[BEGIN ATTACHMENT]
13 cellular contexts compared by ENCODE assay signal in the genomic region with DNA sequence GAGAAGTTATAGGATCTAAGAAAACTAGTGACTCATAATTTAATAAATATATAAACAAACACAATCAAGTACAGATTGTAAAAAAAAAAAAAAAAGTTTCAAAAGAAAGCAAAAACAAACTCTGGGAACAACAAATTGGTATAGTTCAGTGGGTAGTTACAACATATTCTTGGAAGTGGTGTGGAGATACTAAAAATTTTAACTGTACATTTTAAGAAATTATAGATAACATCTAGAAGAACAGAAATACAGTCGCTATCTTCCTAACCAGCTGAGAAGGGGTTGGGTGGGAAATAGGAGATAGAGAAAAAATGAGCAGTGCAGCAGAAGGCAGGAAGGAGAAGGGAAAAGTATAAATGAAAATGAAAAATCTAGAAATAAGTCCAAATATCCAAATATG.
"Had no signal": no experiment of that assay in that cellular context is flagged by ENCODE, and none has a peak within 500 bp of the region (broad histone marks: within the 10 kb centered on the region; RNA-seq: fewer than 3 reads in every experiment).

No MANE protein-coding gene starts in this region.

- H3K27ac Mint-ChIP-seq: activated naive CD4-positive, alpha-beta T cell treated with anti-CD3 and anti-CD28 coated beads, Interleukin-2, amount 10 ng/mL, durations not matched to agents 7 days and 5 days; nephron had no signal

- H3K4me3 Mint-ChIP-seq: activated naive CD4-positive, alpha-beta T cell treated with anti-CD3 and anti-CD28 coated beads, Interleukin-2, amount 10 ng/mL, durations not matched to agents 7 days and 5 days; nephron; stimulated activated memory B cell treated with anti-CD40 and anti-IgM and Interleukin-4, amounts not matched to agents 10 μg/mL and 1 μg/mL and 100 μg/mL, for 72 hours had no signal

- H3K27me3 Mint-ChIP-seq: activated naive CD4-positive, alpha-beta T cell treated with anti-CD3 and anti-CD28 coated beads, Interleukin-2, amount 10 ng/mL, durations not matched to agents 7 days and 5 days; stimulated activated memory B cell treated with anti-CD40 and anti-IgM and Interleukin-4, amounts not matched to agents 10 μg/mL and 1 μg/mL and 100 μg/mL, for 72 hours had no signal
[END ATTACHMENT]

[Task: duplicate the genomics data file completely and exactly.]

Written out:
13 cellular contexts compared by ENCODE assay signal in the genomic region with DNA sequence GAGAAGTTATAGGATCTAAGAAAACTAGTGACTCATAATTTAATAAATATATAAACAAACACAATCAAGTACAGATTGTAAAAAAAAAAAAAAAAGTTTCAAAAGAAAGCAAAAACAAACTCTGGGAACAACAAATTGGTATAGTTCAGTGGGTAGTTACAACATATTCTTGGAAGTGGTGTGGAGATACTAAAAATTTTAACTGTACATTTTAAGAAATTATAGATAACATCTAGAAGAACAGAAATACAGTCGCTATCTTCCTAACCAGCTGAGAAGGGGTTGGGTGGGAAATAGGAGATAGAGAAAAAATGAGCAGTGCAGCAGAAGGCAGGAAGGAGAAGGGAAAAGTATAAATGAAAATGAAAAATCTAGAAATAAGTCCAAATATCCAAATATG.
"Had no signal": no experiment of that assay in that cellular context is flagged by ENCODE, and none has a peak within 500 bp of the region (broad histone marks: within the 10 kb centered on the region; RNA-seq: fewer than 3 reads in every experiment).

No MANE protein-coding gene starts in this region.

- H3K27ac Mint-ChIP-seq: activated naive CD4-positive, alpha-beta T cell treated with anti-CD3 and anti-CD28 coated beads, Interleukin-2, amount 10 ng/mL, durations not matched to agents 7 days and 5 days; nephron had no signal

- H3K4me3 Mint-ChIP-seq: activated naive CD4-positive, alpha-beta T cell treated with anti-CD3 and anti-CD28 coated beads, Interleukin-2, amount 10 ng/mL, durations not matched to agents 7 days and 5 days; nephron; stimulated activated memory B cell treated with anti-CD40 and anti-IgM and Interleukin-4, amounts not matched to agents 10 μg/mL and 1 μg/mL and 100 μg/mL, for 72 hours had no signal

- H3K27me3 Mint-ChIP-seq: activated naive CD4-positive, alpha-beta T cell treated with anti-CD3 and anti-CD28 coated beads, Interleukin-2, amount 10 ng/mL, durations not matched to agents 7 days and 5 days; stimulated activated memory B cell treated with anti-CD40 and anti-IgM and Interleukin-4, amounts not matched to agents 10 μg/mL and 1 μg/mL and 100 μg/mL, for 72 hours had no signal